The following excerpt is from a recent article by John Sullivan and Adam Elkus in Small Wars Journal:
“[They address] entities with substantial firepower, intelligence, and political clout. Reducing violence as a strategy in order to create a new equilibrium will not in itself resolve the basic political dispute between a state and substate actors looking to seize control or manipulate the state’s legitimate and illegitimate institutions… American involvement will not be ignored or regarded as neutral”
Does the quote narrow down the issue or geographic region they are focusing on? If you guessed Afghanistan, you are incorrect. Sullivan and Elkus are in fact addressing the deterioration of political legitimacy in Mexico through informal economic and political domination by drug cartels. However, if the excerpt from the article brought Afghanistan to mind, the overlapping framework is laid effectively. Though the political environments in Mexico and Afghanistan – and resulting American responses – differ significantly, there are some basic parallels U.S. policymakers should recognize. And perhaps the shortcomings of the Afghan occupation can offer some lessons for policy responses to narcotrafficking in our next-door neighbor, Mexico.
The “kickoff” of an independent Afghan government largely responsible for establishing its internal security, rule-of-law, and legitimate political institutions will officially commence upon the withdrawal of US troops in 2014. For better or worse, it will be left to the Afghans themselves to sort out political and sectarian disagreements and establish a stable and enduring state. A major obstacle they face is the lack of lucrative economic activity to drive growth. In many regions, opium farming is the only realistic source of profit. Resultantly, a self-perpetuating political-economic cycle has developed between poppy producers and their Taliban guardians.
By capitalizing on the relatively static global demand for opium (Afghanistan produces roughly 90% of the world’s supply), the perpetuators of civil conflict find an enduring economic foundation in illicit drug trafficking. The opium-funded insurgency has proven particularly effective in adapting asymmetric tactics to counter American technological dominance. The opportunity for said operations to undermine the central government’s legitimacy is likely to only worsen without strong democratic institutions and social norms to prevent it.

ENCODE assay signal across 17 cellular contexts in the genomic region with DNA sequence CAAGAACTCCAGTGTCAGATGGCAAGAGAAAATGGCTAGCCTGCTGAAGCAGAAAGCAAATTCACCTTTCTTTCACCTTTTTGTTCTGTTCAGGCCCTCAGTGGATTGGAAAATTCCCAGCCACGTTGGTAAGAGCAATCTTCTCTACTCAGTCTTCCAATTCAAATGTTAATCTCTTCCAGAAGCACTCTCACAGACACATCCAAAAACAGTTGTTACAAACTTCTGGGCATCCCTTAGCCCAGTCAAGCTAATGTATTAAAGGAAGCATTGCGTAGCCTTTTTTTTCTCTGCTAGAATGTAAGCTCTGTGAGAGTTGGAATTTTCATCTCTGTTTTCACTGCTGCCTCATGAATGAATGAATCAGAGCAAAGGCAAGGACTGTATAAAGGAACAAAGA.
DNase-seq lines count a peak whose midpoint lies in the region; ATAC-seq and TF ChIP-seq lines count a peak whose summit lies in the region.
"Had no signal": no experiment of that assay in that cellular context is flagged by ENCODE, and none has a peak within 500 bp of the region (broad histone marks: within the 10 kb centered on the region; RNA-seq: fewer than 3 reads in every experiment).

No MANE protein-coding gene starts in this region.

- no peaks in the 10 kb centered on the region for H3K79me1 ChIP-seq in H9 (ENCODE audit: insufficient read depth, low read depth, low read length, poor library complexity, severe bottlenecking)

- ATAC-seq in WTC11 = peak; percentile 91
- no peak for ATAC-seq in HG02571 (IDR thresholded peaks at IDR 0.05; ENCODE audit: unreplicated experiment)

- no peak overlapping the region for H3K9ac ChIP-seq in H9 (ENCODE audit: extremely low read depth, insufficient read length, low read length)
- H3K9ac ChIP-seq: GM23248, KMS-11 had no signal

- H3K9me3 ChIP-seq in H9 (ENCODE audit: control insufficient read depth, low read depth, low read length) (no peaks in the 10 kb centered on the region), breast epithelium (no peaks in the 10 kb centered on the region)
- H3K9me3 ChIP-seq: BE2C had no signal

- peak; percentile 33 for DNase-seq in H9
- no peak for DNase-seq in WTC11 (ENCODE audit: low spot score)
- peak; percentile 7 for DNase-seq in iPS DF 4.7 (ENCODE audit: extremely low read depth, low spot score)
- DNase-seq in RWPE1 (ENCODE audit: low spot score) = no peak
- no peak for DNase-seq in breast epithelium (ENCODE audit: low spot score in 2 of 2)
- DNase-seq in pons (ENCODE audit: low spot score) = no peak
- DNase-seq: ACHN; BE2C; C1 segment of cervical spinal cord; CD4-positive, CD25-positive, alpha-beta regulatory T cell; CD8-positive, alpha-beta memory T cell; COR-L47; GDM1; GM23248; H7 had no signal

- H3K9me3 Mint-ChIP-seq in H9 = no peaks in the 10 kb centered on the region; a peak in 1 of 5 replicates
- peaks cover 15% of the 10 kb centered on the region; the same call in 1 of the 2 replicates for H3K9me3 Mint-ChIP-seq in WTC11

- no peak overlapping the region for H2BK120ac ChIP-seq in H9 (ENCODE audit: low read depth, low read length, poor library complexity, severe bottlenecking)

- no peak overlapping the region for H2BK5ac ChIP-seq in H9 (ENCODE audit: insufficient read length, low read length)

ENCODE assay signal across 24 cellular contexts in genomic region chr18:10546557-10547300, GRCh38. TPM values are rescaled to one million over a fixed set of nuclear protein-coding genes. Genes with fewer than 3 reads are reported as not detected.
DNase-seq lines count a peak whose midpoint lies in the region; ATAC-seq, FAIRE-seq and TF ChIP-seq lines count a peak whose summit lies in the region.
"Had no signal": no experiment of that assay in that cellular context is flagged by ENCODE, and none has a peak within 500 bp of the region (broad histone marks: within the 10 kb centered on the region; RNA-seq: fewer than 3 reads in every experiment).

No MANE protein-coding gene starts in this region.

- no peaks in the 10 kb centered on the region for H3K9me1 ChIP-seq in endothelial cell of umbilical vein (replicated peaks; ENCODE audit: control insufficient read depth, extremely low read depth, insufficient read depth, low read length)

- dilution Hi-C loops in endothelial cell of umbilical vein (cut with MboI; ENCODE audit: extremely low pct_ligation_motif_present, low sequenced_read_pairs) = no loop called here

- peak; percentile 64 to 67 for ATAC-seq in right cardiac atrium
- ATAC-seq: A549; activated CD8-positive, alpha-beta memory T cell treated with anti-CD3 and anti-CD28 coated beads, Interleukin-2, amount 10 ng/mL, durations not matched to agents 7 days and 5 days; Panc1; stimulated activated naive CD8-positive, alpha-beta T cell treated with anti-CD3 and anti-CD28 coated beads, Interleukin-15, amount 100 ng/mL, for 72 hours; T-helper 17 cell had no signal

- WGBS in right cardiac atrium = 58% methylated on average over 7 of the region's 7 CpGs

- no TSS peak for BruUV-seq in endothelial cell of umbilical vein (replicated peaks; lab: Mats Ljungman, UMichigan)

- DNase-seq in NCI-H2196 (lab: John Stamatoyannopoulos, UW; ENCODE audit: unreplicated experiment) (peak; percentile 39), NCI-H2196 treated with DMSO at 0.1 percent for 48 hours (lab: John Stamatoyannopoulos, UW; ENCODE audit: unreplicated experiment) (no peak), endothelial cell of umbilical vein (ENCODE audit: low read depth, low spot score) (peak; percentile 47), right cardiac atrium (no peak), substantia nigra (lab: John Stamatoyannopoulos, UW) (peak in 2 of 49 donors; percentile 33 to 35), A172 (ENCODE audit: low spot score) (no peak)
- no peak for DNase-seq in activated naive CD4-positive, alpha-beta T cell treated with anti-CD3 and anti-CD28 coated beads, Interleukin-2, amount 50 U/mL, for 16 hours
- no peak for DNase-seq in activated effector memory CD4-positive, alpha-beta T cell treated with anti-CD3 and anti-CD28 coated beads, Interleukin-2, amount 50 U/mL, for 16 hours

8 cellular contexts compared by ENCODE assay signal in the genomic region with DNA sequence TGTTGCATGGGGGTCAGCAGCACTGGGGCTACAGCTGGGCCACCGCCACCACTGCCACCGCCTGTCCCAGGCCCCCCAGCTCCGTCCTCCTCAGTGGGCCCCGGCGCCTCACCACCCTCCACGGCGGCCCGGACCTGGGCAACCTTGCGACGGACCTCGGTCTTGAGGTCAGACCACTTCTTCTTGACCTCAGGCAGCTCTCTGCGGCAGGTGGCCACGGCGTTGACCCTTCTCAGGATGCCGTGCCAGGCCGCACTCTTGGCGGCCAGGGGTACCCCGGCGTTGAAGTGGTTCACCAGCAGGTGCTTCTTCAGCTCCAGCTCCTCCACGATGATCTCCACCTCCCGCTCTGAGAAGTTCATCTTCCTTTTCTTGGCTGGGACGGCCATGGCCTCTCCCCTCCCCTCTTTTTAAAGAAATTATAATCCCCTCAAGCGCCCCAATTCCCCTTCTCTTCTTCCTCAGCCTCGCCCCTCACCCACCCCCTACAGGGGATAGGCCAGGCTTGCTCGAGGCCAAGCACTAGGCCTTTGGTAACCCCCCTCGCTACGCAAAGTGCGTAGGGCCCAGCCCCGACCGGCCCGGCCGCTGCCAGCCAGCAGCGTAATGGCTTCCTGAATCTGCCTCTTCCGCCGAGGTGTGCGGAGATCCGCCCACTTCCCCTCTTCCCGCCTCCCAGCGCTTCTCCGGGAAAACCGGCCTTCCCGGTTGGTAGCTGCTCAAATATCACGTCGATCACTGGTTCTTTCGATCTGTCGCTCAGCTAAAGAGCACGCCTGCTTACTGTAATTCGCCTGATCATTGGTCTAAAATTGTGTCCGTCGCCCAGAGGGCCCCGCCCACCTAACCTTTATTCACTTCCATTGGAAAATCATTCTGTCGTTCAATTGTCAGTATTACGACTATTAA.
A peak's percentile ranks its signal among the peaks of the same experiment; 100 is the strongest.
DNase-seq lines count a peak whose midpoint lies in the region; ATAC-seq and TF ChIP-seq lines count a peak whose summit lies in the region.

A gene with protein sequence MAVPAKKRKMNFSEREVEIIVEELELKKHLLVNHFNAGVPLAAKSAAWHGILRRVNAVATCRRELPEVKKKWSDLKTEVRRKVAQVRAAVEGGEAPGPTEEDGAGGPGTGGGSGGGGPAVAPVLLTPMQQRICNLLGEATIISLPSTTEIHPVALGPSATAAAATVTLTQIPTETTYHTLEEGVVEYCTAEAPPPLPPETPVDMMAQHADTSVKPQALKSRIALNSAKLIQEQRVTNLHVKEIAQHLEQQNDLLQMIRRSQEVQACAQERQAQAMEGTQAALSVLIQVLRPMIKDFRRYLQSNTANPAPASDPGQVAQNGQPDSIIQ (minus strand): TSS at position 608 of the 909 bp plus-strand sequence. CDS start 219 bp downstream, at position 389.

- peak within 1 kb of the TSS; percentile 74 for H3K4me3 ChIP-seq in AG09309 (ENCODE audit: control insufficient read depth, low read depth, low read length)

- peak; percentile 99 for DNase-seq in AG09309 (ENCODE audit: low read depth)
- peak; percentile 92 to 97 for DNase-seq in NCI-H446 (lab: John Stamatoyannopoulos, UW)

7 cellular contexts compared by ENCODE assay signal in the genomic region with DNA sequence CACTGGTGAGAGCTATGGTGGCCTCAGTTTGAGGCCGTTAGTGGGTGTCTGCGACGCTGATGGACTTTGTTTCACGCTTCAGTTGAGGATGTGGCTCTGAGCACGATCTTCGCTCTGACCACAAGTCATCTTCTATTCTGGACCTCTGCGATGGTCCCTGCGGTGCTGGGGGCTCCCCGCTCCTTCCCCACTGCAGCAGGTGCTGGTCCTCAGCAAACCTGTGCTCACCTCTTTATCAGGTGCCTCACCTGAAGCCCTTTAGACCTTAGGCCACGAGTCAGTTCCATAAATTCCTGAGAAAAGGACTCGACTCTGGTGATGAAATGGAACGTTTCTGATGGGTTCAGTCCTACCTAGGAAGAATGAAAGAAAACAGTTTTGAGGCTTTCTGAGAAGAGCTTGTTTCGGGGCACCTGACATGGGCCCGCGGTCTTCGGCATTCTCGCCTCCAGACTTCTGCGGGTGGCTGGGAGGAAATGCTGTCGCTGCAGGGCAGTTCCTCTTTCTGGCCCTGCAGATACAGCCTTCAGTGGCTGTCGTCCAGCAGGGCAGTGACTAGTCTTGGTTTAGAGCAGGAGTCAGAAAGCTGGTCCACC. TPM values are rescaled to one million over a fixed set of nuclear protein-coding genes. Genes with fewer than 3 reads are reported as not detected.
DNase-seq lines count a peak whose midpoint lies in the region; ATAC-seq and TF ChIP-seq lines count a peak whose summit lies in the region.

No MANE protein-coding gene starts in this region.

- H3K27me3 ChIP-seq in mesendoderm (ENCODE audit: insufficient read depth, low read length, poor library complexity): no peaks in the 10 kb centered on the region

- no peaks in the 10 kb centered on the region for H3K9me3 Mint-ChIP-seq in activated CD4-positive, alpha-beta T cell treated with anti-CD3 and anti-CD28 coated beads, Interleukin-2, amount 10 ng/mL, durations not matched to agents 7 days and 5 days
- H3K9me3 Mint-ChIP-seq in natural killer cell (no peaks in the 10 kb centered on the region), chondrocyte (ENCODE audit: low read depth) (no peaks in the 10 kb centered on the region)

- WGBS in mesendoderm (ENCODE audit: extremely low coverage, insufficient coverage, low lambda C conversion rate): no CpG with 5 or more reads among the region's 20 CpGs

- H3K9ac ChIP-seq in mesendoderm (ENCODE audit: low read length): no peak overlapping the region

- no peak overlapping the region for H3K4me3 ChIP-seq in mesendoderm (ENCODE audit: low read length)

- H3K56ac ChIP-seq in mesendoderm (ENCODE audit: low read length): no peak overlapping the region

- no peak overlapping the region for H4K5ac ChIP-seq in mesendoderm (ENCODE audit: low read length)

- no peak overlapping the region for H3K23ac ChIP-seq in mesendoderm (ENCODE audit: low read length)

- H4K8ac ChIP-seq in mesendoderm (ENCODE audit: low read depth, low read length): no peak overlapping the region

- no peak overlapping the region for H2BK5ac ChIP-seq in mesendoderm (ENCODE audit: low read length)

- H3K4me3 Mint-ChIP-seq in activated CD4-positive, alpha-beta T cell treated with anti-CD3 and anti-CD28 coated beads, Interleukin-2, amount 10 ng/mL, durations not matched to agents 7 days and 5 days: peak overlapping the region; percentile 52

Though Mexico has an established federal government and a productive economy, severe challenges from nacrotrafficking organizations, especially against local and municipal governments in remote regions, have vastly undermined the rule-of-law. Critical attempts to label Mexico as a “failed state” are perhaps exaggerated rhetoric, but the prevalence of corruption and cartel influence through all levels of government are widely acknowledged.
As the vast majority of demand for Mexican-routed cocaine and marijuana is from the United States, U.S. policymakers have a direct, vested interest in the legitimacy of the Mexican government and its ability to combat narcotrafficking. The newly-elected Institutional Revolutionary Party (PRI) has thus far willingly cooperated with American anti-trafficking operations and pledged its commitment to take cartels seriously by establishing a paramilitary police force with greater capacity to combat well-armed traffickers.
The tools to address the drug trade are more readily available in Mexico than Afghanistan. Shared geography and mutual trade arrangements with the U.S. drive the necessity for a stable and legitimate Mexican state. The failed American effort to set up de facto governance and mitigate instability in Afghanistan sets a precedent that should avoided at all costs.